Often referred to as “gum” disease, periodontal disease is an inflammatory disease of the gums that results in the gradual and progressive destruction of the bone and ligament that hold the tooth in the jaw. It is caused by bacteria in plaque both above and below the gum line. If left untreated it can lead to the teeth becoming loose and having to be removed, or even falling out.

Periodontal diseases are usually slow in progressing and it can take a number of years for enough bone loss to occur for the teeth to become loose. However, the severity of the disease can vary from one person to another.

Treatment becomes more difficult as it progresses but it can be very successfully treated in the earlier stages. The initial treatment is carried out by the periodontist with help from the hygienist but the day to day care of your gums is up to you. The visits to our hygienists and their advice will help you maintain your teeth.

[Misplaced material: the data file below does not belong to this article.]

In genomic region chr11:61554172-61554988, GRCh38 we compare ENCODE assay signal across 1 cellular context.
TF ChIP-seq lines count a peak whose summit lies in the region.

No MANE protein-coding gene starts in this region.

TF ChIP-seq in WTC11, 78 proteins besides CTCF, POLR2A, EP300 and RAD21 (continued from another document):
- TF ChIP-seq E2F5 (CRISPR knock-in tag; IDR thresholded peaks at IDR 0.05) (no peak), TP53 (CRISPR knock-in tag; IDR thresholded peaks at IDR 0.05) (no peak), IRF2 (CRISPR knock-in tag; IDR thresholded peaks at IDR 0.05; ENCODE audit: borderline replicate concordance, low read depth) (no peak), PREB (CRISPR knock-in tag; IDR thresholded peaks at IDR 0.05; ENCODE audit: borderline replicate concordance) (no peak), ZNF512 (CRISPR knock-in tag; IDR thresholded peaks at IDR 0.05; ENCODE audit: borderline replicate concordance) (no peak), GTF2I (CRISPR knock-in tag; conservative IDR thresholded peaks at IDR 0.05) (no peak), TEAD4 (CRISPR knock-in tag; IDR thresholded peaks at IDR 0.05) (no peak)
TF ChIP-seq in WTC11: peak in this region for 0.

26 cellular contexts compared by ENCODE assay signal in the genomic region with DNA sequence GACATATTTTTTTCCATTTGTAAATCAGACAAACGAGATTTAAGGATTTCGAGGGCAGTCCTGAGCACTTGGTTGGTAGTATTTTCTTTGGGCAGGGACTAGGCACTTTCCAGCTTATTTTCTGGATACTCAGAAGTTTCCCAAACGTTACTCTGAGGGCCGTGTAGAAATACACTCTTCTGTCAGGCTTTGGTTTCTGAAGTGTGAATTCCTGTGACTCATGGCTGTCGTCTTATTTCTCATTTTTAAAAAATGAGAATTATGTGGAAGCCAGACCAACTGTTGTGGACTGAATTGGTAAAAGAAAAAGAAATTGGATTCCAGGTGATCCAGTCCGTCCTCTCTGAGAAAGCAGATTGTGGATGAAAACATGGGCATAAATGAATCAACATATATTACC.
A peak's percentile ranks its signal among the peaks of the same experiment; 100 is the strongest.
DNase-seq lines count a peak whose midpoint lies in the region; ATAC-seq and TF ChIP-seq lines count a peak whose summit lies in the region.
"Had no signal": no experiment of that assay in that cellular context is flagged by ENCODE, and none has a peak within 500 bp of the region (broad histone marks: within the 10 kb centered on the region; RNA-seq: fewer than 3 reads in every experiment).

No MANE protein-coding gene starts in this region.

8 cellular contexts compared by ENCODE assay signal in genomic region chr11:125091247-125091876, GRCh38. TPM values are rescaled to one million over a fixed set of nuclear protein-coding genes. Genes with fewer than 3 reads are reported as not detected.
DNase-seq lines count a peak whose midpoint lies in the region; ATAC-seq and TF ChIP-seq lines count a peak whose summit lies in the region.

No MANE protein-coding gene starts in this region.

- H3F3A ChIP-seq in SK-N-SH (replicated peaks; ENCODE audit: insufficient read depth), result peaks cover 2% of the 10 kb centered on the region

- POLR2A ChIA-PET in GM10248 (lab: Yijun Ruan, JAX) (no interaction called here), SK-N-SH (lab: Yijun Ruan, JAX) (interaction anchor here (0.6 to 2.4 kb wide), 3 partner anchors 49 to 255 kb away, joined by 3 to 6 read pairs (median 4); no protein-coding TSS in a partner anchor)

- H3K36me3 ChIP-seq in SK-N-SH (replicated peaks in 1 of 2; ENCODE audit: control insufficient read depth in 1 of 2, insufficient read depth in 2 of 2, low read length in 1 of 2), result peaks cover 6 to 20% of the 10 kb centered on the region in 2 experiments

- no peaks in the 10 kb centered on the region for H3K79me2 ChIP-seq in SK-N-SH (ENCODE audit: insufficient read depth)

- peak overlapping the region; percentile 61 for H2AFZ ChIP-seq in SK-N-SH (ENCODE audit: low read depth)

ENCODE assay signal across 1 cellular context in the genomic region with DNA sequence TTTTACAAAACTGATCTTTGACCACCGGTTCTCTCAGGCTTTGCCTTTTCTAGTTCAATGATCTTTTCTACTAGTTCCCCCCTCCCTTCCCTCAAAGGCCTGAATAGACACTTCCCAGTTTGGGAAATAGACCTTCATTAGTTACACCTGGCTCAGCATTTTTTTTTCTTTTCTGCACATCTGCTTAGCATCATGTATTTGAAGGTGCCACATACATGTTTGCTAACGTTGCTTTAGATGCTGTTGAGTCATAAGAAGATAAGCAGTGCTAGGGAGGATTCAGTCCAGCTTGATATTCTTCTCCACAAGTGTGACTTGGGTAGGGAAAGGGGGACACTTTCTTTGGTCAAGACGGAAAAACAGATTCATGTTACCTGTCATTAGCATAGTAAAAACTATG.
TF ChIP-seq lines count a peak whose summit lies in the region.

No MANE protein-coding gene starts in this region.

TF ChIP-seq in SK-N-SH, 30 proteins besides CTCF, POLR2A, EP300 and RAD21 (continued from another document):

Regular removal of the plaque and calculus that causes gum disease will greatly reduce the risk of developing the destructive form of gum disease.

Who gets periodontal disease?

15% of the population are highly susceptible to developing destructive gum disease, whilst another 15% are highly resistant. The remaining 70% of the population have the potential to develop destructive gum disease.By the age of 40 around 70% of the population has some stage of the disease.

The factors below are the most common seen in patients with gum disease. However, we often see people with few of the causative factors who still have advanced disease. This is why regular follow-up visits with the dentist and the hygienist are so important.


Smoking has been identified as a true risk factor for periodontal disease. Smokers tend to have more severe tissue destruction and lose more teeth as a result of periodontal disease than non-smokers.